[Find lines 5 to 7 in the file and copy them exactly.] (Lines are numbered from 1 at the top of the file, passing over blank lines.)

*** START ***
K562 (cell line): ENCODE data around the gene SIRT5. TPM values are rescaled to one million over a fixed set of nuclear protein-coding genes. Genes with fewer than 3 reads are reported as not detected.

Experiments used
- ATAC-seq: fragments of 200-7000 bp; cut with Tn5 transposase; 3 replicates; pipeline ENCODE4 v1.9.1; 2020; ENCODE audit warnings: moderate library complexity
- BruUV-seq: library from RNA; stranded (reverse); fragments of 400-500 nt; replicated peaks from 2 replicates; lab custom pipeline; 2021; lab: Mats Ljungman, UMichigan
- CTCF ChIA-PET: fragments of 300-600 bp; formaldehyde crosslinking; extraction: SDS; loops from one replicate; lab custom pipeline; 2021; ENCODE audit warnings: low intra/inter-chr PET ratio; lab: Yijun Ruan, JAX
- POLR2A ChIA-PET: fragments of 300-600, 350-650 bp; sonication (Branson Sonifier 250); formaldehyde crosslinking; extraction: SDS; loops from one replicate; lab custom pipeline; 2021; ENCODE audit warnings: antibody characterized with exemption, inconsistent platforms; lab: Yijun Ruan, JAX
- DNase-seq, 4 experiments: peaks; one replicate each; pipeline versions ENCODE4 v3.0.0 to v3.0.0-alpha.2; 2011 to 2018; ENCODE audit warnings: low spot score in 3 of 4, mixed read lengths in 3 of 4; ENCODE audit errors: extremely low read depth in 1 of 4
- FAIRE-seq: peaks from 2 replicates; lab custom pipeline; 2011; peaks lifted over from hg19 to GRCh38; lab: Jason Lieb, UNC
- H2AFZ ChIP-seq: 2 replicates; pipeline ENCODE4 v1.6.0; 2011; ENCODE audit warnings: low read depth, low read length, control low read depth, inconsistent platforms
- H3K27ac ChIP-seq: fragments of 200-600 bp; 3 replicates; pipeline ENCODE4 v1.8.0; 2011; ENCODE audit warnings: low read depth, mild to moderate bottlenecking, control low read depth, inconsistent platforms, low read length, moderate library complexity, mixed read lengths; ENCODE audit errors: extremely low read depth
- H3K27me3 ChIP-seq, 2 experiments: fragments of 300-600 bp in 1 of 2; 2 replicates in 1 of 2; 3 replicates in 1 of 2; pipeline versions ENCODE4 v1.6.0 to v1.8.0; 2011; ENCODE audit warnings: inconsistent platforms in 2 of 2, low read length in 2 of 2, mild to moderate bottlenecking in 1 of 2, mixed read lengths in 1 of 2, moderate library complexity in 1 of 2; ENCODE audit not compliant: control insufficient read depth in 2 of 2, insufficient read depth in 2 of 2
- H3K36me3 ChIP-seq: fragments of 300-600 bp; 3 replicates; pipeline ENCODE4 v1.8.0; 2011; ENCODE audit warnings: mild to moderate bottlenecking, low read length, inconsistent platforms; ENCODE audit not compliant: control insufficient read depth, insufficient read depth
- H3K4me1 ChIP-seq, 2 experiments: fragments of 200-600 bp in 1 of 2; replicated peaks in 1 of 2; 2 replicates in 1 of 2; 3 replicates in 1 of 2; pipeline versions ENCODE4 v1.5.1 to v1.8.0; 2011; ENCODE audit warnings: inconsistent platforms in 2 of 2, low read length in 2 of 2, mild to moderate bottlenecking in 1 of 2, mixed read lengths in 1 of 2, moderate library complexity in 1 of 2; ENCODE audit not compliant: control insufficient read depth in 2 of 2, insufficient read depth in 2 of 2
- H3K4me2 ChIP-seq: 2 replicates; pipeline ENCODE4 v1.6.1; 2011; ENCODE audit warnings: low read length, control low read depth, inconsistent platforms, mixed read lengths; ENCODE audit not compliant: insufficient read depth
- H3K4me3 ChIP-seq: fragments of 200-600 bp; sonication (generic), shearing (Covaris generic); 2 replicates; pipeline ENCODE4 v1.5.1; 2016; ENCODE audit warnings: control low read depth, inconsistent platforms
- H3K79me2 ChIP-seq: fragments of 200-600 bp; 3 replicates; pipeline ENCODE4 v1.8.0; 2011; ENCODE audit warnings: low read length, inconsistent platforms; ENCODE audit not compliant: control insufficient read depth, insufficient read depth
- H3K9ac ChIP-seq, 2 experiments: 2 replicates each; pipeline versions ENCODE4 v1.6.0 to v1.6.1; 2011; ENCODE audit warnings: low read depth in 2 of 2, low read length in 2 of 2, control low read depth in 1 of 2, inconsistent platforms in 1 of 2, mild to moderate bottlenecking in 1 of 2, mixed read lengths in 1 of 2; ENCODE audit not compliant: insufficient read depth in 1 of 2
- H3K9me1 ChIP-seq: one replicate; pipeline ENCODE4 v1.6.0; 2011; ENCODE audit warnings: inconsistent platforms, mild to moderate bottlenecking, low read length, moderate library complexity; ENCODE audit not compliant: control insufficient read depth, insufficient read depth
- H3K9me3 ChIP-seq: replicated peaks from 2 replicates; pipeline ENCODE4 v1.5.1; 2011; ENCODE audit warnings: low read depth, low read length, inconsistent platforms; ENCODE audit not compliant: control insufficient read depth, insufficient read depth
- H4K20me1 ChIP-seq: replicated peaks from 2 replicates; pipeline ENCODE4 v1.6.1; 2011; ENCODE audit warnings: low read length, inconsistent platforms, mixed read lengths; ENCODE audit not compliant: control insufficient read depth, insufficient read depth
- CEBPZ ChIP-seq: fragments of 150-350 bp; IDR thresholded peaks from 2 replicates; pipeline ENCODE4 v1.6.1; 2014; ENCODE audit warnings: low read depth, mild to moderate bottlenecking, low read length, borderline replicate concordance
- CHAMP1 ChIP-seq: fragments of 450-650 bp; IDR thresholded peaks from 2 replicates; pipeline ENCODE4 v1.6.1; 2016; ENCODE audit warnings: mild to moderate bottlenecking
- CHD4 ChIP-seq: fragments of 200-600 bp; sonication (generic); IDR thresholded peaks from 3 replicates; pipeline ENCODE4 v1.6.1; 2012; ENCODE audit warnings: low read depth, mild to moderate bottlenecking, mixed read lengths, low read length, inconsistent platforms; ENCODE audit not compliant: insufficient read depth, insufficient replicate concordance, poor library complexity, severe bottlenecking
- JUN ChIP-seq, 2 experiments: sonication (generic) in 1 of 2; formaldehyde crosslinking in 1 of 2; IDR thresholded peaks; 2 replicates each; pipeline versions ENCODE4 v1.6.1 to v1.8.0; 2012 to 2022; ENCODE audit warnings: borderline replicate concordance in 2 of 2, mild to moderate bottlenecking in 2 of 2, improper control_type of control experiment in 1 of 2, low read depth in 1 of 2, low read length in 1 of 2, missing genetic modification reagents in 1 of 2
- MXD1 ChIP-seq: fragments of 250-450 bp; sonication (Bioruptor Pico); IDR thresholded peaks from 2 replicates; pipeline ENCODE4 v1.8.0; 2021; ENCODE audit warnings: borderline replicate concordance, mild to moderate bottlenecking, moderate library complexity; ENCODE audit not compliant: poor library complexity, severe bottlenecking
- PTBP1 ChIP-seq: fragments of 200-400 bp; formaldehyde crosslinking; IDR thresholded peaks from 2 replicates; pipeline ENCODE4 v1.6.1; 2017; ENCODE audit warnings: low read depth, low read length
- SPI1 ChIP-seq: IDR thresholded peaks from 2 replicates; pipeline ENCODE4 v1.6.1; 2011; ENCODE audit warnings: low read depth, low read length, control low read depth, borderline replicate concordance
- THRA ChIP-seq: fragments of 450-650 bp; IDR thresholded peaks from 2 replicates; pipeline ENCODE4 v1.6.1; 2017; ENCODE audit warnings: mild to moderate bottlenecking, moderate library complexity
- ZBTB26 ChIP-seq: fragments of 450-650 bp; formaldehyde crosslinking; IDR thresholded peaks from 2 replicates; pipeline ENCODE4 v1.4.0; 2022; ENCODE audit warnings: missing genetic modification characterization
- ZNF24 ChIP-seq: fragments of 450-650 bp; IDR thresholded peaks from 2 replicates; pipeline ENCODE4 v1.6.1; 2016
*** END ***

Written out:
- CTCF ChIA-PET: fragments of 300-600 bp; formaldehyde crosslinking; extraction: SDS; loops from one replicate; lab custom pipeline; 2021; ENCODE audit warnings: low intra/inter-chr PET ratio; lab: Yijun Ruan, JAX
- POLR2A ChIA-PET: fragments of 300-600, 350-650 bp; sonication (Branson Sonifier 250); formaldehyde crosslinking; extraction: SDS; loops from one replicate; lab custom pipeline; 2021; ENCODE audit warnings: antibody characterized with exemption, inconsistent platforms; lab: Yijun Ruan, JAX
- DNase-seq, 4 experiments: peaks; one replicate each; pipeline versions ENCODE4 v3.0.0 to v3.0.0-alpha.2; 2011 to 2018; ENCODE audit warnings: low spot score in 3 of 4, mixed read lengths in 3 of 4; ENCODE audit errors: extremely low read depth in 1 of 4